Strictly based on monetary value, the price of the Tiffany & Co. pendant today (30 ETH) would be valued at about 54,000 USD; however, this price has fluctuated violently over the past year, with potential losses reaching up to 12,000 USD on paper. While we haven’t seen the sale of an NFTiff pendant (and corresponding NFT) to show how these values hold up, or if they even will, it will be something to keep a close eye on.
Tiffany capitalized on a hot trend that struck gold for them at the height of the NFT craze, but they have the marketing dollars, financial backing, and large client base to ensure its success and, worse case, keep the lights on should it have proved to be a flop. However, independent makers rarely, if ever, have this safety net, and collectors seeking out an independent maker’s work usually want to acquire a unique vision and expression of their world– not another artist’s work re-interpreted into precious materials. Given the Blockchain and economic turbulence we are seeing, it may best to stay clear of this method unless you have an NFT-curious client base, alongside the time and resources to spend experimenting with possible directions and artistic collaborations.
No Fakes For You
From Haute Joaillerie to Haute Horlogerie, the siren call of Blockchain tech doesn’t cease. Bvlgari’s Octo Finnisimo, the world’s thinnest watch at the time of its release, debuted how NFT and Blockchain tech could upset and secure the timekeeping and precious material realms.
Wound by a small wheel on the side, the dial showcased a unique QR code laser engraved on the stainless steel ratchet seated within the exposed skeleton movement. When scanned, the QR code directs the user to a digital experience– transporting you through the history of timekeeping and allowing you access to an exclusive NFT.
There is a key difference between how Bvlgari and Tiffany & Co. use Blockchain tech in their jewels. Like Tiffany’s pendants, the Finnisimo is tethered to an exclusive NFT. However, it wasn’t birthed from this NFT. So what could its purpose be beyond a conversation starter? Authentication and proof of ownership.
For decades, no matter how exclusive or rare a timepiece is, the watchmaking community, particularly the Swiss watchmaking community, has been plagued by counterfeit goods. Speaking with first-hand experience from my five years at a Pawnbroker, I can attest to the level of detail these counterfeits have developed, to the point where the counterfeit and the authentic watch, even held side by side, are nearly indistinguishable from one another. While watchmakers have done their best to implement certain security features into their dials, cases and serial numbers, counterfeiters seem to be consistently hot on their heels with a response. By integrating an NFT into the watch dial, Bvlgari can tether the ownership and authentication of the watch in a similar way to Tiffany’s pendants.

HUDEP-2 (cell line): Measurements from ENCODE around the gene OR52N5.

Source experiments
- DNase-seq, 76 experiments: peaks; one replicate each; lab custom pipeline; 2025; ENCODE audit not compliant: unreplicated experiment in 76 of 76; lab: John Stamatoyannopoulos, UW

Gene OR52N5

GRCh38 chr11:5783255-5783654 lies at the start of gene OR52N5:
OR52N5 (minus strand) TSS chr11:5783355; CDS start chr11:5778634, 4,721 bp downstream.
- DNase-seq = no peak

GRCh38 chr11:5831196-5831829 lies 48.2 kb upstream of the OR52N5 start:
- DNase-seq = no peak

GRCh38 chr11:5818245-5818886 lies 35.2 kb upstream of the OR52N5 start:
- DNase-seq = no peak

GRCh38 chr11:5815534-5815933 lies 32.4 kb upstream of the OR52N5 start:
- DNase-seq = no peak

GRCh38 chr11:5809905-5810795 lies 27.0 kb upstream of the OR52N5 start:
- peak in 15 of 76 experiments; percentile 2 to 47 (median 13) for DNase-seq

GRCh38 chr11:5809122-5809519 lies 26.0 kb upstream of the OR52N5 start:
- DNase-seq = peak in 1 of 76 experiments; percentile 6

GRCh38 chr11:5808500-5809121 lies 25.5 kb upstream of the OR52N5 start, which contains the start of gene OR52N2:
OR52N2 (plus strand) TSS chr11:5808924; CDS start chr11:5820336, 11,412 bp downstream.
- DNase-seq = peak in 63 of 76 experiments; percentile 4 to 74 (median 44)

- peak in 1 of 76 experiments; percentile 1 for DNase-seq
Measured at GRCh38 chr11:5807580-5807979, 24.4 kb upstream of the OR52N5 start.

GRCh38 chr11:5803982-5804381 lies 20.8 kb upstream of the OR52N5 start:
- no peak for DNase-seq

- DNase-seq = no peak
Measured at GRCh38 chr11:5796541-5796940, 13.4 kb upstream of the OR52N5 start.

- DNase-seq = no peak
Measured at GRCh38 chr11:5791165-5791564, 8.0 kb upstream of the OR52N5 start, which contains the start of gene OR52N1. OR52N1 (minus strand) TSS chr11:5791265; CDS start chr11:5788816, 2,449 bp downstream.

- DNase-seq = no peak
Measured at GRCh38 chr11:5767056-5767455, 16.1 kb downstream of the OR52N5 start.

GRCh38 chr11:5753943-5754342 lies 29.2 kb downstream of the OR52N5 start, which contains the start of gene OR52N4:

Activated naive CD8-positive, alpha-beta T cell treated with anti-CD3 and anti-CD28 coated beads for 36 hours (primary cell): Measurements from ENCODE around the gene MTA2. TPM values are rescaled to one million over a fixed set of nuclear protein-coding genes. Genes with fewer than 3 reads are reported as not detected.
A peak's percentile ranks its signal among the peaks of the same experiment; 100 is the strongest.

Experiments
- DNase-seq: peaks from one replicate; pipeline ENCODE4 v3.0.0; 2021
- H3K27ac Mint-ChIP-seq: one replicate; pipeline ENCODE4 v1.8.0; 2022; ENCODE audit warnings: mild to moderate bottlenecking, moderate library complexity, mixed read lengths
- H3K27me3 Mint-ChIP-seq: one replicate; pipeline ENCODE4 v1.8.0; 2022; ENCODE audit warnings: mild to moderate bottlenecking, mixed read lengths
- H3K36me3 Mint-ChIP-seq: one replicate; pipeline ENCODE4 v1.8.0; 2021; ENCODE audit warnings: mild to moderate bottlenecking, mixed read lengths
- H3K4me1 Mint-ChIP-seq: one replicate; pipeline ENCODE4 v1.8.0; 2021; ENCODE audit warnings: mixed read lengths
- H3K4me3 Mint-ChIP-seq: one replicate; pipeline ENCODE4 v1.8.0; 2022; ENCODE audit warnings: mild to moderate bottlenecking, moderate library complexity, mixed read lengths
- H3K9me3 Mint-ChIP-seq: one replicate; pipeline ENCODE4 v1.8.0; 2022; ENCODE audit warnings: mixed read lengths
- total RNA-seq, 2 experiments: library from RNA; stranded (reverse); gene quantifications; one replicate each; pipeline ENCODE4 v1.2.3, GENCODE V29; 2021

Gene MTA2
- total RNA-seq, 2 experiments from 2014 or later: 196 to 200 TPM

So, what bearing does this concept have on the wider jewelry field? A similar adaptation of NFT and Blockchain tech could aid in further securing and streamlining the third-party authentication and auditing of FairTrade, FairMined and recycled precious metals. You could also push this tech even further by integrating it into GIA (and the like) reports, allowing for more consumer transparency and confidence when making acquisitions. The possibilities and benefits are endless.
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This all said, we’re still very much in the early days of NFT technology, and whether it finds bearing in the industry or not is yet to be shown. However, right now, you can either demand or reject it. But, as always, stay true to yourself, your core beliefs, and your creative vision when forging your path forward.
Editorial written and laid out by Future Heirloom Editor, Nicholas Hyatt; Find Nicholas at his site Ping Pong Ring and @ping_pong_ring.